Hey there, time traveller!
This article was published 17/10/2012 (1438 days ago), so information in it may no longer be current.
More emergency group-home beds and a new website to connect foster parents with children who need a temporary place to stay went live on the web today, Family Services and Labour Minister Jennifer Howard announced.
Manitoba launched its new website to allow the public to track key indicators in the child-welfare system, like the number of kids being put up in hotels for lack of foster home beds.
"We’re trying to demystify what is a complicated system," said Howard, adding "and we want to build in some clear accountability measures."
Child welfare costs nearly half-a-billion dollars a year to run, with 9,370 kids in care, including over 400 who are over 18 but are still in the system because they are in university, college or in training for jobs.
Another 24 beds for kids apprehended on an emergency basis, for instance because of a fire, or the threat of childhood abuse or family violence, are to be up and running within a month in the province, the minister announced. That will bring the total number of emergency beds up to 300 across the province.
"Over the last few months we’ve seen a growing demand for the services we provide to protect vulnerable children and an increase in the number of children staying in hotels temporarily when coming into care," Howard said. "We’ve made a lot of progress in connecting vulnerable kids with caring families through record foster-parent recruitment over the last six years. Investing in new emergency group-home beds and launching a new website to recruit short-term foster care beds will help us place these children with nurturing families more quickly."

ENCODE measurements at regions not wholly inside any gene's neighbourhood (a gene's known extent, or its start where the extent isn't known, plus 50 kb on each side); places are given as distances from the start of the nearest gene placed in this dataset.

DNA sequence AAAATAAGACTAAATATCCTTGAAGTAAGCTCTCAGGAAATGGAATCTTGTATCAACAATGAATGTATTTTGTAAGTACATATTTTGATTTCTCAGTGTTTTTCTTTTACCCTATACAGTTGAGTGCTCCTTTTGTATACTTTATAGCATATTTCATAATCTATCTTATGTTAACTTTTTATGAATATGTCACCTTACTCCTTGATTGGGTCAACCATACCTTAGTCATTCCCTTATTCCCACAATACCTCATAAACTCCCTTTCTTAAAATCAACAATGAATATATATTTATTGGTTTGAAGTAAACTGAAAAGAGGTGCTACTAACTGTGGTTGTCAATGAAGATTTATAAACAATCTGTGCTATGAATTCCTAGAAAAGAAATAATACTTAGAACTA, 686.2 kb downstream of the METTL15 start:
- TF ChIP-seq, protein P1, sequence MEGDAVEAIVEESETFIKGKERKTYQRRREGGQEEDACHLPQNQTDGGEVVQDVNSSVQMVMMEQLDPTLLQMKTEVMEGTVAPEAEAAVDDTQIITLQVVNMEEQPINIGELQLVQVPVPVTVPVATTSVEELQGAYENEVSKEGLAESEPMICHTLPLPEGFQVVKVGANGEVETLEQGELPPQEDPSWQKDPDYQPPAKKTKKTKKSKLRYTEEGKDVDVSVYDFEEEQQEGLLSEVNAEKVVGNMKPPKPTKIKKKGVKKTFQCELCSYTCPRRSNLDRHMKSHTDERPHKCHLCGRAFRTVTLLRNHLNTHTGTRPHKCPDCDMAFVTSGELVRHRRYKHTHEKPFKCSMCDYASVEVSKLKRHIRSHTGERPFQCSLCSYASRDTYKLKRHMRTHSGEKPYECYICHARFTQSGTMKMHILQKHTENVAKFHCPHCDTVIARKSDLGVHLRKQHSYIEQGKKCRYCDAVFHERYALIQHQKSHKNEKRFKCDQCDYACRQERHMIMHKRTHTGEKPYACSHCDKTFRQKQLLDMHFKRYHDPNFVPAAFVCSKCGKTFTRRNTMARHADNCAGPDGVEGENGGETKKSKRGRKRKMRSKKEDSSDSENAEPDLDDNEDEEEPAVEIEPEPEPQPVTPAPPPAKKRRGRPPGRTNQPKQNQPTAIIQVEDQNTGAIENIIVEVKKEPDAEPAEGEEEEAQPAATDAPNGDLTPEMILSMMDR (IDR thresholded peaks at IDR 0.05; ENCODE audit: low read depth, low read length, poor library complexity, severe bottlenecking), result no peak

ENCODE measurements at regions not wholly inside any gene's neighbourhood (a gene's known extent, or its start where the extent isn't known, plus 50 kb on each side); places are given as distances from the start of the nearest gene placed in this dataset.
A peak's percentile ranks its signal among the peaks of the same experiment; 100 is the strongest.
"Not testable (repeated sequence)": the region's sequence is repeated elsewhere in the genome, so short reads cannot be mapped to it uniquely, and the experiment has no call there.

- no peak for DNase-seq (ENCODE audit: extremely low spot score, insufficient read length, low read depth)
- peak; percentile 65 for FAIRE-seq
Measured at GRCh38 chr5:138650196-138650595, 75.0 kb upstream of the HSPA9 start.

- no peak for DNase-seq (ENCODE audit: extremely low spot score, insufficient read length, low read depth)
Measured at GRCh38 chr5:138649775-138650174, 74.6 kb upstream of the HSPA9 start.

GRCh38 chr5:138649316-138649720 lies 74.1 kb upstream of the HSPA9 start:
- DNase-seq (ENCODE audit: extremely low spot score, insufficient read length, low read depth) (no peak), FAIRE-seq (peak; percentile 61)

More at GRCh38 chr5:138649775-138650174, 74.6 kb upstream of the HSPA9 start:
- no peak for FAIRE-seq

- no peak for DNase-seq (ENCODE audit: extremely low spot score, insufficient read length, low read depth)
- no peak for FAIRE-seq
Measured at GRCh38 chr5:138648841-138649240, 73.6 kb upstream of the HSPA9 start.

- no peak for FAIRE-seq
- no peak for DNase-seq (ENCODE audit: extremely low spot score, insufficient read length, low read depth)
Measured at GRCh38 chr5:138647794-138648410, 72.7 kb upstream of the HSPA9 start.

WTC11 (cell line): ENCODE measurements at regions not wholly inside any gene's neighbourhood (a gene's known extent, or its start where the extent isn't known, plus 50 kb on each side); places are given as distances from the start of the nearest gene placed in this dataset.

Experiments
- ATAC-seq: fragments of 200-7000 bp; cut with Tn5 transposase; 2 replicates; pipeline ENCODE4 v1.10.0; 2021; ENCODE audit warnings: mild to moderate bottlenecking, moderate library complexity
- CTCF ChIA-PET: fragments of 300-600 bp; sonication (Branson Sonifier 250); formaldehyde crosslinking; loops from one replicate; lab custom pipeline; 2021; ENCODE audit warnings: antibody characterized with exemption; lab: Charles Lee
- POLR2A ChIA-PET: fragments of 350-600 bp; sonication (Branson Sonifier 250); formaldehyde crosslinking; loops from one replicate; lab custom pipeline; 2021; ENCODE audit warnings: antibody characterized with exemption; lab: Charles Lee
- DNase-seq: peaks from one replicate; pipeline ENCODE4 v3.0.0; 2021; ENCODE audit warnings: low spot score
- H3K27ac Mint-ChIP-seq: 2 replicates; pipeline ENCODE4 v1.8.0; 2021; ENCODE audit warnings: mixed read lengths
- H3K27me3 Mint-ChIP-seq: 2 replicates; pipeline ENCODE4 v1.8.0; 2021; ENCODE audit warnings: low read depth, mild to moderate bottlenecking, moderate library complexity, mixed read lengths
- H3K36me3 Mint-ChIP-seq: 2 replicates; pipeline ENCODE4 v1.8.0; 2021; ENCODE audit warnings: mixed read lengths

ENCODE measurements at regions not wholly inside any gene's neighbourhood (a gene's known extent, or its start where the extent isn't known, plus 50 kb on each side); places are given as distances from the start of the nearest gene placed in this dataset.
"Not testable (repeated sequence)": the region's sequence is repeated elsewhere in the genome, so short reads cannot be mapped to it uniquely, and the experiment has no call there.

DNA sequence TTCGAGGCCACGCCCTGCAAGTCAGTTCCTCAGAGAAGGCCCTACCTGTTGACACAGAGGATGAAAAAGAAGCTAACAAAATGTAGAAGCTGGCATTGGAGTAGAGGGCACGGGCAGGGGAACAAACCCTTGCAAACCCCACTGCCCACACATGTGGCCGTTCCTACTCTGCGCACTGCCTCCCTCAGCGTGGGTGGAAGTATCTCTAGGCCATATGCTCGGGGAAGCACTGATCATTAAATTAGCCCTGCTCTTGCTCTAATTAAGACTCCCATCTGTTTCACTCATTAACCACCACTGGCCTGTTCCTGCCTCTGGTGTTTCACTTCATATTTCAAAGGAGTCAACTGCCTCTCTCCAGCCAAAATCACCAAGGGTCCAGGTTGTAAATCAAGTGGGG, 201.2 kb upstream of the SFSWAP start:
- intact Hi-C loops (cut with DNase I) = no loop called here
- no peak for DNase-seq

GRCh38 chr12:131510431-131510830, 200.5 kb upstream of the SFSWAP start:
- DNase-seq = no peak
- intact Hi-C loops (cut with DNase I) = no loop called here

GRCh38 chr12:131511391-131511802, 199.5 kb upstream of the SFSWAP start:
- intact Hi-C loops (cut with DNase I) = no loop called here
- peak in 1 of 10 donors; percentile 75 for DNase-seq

As of September, 29 children are waiting in hotels for temporary or permanent foster homes, on any given day.
The new website can be found here.
In addition to public information, the website also includes a feature for agency-eyes only.
That internal feature will allow social workers looking for homes quick access to available beds across the province’s child welfare agencie, serving as a first step to finding beds that agencies may have available.
It will list foster parents with beds available for kids on an emergency basis along with group homes with available beds.
"I’m not going to say we’ll never have another kid in a hotel. This is going to take some time. But we do think we’ve got lots of people with lots of room in their hearts and their homes for these kids," Howard said.
Howard said she hoped the new website will encourage licenced foster parents to come forward and offer to take kids on an emergency basis.
There are 4,800 foster homes, including 800 new ones this year.